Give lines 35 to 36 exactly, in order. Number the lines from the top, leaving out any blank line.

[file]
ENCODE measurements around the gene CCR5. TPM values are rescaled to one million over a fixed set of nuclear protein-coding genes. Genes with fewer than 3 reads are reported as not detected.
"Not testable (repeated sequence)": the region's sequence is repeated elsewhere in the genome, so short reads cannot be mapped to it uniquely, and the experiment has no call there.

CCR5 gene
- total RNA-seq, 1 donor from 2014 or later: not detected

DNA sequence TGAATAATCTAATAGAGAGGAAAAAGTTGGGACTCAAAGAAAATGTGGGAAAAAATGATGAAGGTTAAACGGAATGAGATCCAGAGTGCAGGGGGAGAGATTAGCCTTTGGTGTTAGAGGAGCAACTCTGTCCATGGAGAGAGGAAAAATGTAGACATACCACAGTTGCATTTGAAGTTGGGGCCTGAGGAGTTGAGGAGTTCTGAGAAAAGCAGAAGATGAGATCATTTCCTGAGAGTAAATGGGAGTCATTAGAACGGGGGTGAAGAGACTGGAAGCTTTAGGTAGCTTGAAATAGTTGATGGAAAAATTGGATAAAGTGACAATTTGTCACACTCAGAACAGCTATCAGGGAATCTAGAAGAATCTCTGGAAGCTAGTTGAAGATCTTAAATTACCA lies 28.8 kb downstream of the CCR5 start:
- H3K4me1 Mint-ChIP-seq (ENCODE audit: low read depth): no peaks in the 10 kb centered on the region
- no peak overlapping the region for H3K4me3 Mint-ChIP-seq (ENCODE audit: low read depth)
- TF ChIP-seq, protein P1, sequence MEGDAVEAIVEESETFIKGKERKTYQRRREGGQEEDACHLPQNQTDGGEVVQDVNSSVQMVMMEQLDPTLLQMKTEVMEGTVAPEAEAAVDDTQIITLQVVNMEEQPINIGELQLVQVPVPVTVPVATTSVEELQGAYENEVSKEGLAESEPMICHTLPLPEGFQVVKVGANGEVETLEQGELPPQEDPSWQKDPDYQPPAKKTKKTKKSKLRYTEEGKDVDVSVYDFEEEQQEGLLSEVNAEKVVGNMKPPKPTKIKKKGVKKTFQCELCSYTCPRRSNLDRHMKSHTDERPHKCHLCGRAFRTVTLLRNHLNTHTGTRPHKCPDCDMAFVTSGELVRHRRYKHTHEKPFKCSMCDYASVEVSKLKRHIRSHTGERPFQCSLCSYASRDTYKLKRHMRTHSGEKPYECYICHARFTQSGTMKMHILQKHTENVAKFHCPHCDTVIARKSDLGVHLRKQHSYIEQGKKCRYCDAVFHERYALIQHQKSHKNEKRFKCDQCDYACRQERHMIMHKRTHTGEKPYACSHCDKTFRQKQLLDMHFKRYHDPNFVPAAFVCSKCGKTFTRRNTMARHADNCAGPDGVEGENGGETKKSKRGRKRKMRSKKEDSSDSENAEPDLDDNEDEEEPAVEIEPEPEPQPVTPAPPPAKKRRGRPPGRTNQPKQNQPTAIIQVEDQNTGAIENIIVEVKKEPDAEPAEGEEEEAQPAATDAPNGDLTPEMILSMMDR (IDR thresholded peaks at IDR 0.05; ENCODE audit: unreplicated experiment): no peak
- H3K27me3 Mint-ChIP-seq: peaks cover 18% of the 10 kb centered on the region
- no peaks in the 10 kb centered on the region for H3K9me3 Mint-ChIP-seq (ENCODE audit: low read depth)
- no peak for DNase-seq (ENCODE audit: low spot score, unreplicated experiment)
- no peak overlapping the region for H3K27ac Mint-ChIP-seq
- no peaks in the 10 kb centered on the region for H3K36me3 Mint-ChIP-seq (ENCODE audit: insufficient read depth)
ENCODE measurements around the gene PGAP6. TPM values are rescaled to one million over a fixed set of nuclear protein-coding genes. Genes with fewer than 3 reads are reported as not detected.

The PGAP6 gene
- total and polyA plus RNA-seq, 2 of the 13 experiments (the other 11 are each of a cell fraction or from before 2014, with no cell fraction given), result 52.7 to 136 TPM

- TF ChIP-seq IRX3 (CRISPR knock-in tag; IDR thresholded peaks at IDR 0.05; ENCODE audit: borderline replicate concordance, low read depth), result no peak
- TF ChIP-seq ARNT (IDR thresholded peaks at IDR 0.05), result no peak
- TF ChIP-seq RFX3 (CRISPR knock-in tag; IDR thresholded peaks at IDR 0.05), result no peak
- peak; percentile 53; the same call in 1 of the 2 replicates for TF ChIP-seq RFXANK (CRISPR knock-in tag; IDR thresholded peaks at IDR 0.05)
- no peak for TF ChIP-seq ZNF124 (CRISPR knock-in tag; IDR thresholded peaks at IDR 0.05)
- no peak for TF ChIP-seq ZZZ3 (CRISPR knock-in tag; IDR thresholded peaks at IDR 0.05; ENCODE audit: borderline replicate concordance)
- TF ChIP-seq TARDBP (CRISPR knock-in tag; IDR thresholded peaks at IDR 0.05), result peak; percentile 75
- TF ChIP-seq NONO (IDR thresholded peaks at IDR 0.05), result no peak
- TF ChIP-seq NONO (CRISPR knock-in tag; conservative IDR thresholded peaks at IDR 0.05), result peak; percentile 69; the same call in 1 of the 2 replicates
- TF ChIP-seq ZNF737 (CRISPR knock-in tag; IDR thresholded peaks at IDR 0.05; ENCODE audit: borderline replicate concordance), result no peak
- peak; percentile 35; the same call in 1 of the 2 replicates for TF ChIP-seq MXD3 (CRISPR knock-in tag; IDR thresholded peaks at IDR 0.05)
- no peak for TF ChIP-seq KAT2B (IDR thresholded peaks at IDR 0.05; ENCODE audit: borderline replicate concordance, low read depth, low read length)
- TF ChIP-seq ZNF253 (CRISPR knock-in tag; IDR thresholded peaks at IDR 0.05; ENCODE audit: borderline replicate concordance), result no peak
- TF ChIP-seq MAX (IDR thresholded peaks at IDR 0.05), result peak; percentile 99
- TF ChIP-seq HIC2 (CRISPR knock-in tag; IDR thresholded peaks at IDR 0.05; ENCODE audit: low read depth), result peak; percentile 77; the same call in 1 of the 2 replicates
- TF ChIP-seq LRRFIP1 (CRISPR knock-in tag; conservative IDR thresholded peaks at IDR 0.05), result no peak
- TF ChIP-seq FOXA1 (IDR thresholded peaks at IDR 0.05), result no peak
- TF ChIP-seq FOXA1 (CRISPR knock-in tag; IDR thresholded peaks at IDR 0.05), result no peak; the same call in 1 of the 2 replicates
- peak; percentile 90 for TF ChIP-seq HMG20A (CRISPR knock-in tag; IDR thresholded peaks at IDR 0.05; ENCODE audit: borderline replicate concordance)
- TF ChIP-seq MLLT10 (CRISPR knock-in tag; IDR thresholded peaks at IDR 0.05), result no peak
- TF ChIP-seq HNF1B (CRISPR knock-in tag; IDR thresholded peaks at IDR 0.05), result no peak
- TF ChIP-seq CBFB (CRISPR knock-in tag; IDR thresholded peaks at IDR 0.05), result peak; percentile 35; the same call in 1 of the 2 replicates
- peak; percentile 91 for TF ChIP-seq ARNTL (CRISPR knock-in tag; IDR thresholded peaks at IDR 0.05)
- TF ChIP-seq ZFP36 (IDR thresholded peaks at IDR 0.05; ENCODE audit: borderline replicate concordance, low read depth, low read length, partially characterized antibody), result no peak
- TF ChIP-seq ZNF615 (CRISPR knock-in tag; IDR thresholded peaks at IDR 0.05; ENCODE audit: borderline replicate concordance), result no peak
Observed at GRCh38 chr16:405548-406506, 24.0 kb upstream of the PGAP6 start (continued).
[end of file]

- peak; percentile 90 for TF ChIP-seq HMG20A (CRISPR knock-in tag; IDR thresholded peaks at IDR 0.05; ENCODE audit: borderline replicate concordance)
- TF ChIP-seq MLLT10 (CRISPR knock-in tag; IDR thresholded peaks at IDR 0.05), result no peak